|Publication number||US7099444 B1|
|Application number||US 10/826,191|
|Publication date||Aug 29, 2006|
|Filing date||Apr 15, 2004|
|Priority date||Apr 16, 2003|
|Publication number||10826191, 826191, US 7099444 B1, US 7099444B1, US-B1-7099444, US7099444 B1, US7099444B1|
|Inventors||Larry A. Russell|
|Original Assignee||At&T Corp.|
|Export Citation||BiBTeX, EndNote, RefMan|
|Patent Citations (11), Non-Patent Citations (1), Referenced by (38), Classifications (8), Legal Events (3)|
|External Links: USPTO, USPTO Assignment, Espacenet|
This application claims the benefit of U.S. Provisional Application No. 60/463,706 filed on Apr. 16, 2003, which is incorporated herein by reference.
This invention relates generally to monitoring destination addresses of telecommunications, and more specifically to making an updated list of “Do Not Contact” destinations available to telemarketers.
Recent announcements indicate that the Federal Trade Commission and Congress have mandated the creation of a national “Do Not Call” list (DNC List) for telemarketers. Procedures are established for allowing telephone customers to add selected telephone numbers to the DNC List. With some exceptions, if a telemarketer calls a number on the DNC List, they can be subject to considerable fines or penalties. Individuals can put their numbers on the list through a web or phone interface, and telemarketers may have to incur extra expenses in order to download periodically updated versions of the DNC List and incorporate such a list into their marketing operations.
Telemarketers will have to make special arrangements to have their automatic calling systems modified to check the DNC List before a call is placed. Telemarketers who dial numbers manually will incur labor costs associated with having their callers consult the DNC List manually, or they will have to buy pre-screened calling lists from calling list suppliers. Since they are required to use currently updated do-not-call list information, they will have to pay to maintain accurate approved call lists, and it seems likely the telemarketers may still be liable for fines or penalties if the call list is not properly screened by the supplier.
The underlying basis for a legally mandated DNC List is also applicable to pre-selected groupings of address destinations for market targeting purposes, where the groupings are chosen based on geography, age or any other demographic categories.
The need for implementing such a screening technique is not limited to voice telemarketing messages sent to telephone customers. Other telecommunication networks for text, data, audio, video, images, and the like would benefit from a data management system that manages and implements various types of “Do-Not-Contact” listings. Moreover the message transmission media for such a screening technique includes wireless, cable, Internet, satellite, power lines, LAN, WAN, PSTN, fax, etc.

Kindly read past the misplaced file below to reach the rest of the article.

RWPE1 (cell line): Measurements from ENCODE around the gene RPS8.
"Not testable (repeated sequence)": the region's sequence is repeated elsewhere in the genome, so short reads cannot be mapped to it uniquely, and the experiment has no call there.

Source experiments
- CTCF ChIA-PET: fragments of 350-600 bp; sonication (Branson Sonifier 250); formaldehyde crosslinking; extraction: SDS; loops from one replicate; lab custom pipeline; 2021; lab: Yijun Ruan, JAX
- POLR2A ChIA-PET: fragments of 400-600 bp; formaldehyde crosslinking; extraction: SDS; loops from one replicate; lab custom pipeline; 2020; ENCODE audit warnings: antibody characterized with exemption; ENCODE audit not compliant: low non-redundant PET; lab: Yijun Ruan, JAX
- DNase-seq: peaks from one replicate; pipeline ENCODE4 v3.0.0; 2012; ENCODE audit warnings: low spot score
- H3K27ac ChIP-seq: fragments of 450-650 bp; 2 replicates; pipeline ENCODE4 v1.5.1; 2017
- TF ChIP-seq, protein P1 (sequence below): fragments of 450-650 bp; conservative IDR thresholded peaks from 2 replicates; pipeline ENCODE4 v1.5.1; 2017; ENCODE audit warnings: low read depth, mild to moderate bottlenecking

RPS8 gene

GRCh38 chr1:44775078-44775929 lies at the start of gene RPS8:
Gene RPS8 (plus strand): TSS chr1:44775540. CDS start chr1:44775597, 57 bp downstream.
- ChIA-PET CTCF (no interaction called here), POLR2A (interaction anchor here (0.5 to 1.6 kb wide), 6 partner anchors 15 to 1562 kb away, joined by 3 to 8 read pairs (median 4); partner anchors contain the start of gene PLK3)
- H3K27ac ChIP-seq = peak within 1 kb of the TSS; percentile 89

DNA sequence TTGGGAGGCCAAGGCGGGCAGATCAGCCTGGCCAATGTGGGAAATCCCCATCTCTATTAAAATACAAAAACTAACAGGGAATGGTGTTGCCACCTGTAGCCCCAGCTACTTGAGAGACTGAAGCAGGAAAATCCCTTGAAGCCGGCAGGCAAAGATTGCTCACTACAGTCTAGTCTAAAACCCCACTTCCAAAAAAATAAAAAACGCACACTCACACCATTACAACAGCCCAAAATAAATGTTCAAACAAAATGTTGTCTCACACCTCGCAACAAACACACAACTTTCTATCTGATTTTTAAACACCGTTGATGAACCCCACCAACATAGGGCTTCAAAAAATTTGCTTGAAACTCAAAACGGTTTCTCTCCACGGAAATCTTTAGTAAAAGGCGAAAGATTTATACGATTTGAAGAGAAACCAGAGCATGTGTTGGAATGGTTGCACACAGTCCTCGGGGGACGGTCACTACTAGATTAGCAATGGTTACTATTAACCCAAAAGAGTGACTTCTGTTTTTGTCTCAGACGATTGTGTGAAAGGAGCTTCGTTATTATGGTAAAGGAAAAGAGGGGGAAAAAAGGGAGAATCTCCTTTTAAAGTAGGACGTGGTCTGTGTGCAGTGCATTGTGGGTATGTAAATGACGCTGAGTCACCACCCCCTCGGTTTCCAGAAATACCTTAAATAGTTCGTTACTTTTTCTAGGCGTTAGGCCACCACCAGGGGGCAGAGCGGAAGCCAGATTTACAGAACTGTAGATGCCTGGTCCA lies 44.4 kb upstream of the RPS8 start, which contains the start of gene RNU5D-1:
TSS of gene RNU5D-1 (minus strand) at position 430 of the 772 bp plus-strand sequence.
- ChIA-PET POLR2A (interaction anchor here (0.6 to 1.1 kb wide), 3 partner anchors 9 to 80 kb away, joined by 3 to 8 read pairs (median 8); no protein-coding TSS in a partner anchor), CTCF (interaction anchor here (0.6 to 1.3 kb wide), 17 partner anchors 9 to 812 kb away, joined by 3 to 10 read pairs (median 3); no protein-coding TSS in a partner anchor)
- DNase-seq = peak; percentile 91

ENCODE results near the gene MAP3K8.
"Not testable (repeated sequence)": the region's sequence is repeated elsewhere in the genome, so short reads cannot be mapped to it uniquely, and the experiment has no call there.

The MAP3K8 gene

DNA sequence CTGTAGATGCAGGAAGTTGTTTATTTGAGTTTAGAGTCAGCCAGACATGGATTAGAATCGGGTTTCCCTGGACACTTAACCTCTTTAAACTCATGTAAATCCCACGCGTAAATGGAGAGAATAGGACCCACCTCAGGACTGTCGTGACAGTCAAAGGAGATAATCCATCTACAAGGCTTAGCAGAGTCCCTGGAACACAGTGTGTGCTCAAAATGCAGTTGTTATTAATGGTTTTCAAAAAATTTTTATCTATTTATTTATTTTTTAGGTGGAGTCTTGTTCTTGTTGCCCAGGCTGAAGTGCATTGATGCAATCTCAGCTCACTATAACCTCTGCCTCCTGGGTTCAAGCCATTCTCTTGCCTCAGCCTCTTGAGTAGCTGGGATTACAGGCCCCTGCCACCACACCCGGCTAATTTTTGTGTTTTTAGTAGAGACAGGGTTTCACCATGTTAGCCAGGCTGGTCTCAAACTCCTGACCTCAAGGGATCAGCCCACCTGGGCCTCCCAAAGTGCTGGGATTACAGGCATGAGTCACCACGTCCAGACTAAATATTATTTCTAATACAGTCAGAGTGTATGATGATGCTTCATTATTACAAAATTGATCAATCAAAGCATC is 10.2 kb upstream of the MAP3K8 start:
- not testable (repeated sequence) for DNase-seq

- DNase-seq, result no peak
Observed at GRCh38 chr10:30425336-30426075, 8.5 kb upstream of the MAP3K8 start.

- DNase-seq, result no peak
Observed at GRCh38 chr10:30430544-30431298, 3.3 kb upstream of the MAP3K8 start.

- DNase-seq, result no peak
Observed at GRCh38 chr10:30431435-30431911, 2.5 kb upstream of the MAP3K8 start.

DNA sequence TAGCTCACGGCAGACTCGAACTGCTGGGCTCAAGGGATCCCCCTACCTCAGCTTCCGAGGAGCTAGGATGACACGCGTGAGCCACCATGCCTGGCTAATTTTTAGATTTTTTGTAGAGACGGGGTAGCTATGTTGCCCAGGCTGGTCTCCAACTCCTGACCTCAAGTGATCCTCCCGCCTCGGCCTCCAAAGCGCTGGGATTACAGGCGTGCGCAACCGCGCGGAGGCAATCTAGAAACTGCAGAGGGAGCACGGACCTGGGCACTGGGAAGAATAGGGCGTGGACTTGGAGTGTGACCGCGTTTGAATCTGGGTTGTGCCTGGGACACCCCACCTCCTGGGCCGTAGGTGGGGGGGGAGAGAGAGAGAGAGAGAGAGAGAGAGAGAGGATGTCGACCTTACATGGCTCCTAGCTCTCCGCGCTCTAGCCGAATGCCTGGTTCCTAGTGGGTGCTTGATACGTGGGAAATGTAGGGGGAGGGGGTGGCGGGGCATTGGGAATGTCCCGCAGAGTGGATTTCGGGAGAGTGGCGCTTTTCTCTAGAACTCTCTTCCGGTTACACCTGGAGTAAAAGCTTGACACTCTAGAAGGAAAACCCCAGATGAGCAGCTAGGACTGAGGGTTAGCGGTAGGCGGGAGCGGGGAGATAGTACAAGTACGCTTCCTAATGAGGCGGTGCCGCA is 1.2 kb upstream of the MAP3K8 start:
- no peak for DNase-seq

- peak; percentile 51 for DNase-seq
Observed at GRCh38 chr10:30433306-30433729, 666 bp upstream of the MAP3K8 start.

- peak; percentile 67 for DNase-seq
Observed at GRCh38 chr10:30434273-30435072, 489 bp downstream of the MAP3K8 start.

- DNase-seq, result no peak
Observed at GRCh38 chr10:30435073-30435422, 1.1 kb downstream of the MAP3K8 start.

In order to resolve the aforementioned problems, the invention provides a method for enabling multiple telemarketing entities to subscribe to a database service for preventing completion of telecommunication messages sent via a communications network to selected “do-not-contact” destinations. A call processing system either enables or alternatively blocks calls to a dialed number based on whether or not that number is included in a database list of numbers.
As one aspect of the invention, an administrative system downloads numbers into a call processing system for purposes of blocking calls to those numbers.
Various embodiments are provided for screening and blocking certain telecommunications sent via a communication network by telemarketers or other message senders. For example an embodiment may include creating a directory of subscribing telemarketing entities. Telecommunication messages are initially screened to identify all origin addresses or billing addresses for the subscribing entities. Such pre-screened messages are then processed in order to compare a message destination address with the “do-not-contact” database. Remedial action is taken to disable, disconnect or otherwise prevent delivery of any pre-screened message to a “do-not-contact” destination listed in the database.
In some embodiments the message processing and remedial action can occur at the customer premises of a subscribing entity. In other embodiments the message processing and remedial action can occur at a local exchange office, network node or a switch located remotely from the customer premises. Similarly the “do-not-contact” databases may be located at a subscriber's premises, or at a local exchange office, network node or switch.
The screening and block features provide valuable benefits to subscribing parties that initiate telecommunications such as unsolicited sales, promotional, survey or informational messages. One aspect of the invention incorporates a periodically updated “undesirable destination” or “do-not-contact” database in cooperation with network components to block screened messages from a subscribing party from being delivered to an intended destination that is listed in the database. Screening and blocking can be accomplished by dedicated network components used exclusively by an individual subscribing entity, or by shared network nodes or switches handling transmissions from multiple sending parties including both subscribing parties and non-subscribing parties. The screening and blocking portion of such a shared network node ignores messages sent from non-subscribing parties, thereby allowing all such messages to proceed uninterrupted to their addressed destinations. Messages that are pre-screened and identified as coming from a subscribing party will be allowed to pass to their addressed destinations unless the addressed destination is found on a DNC List.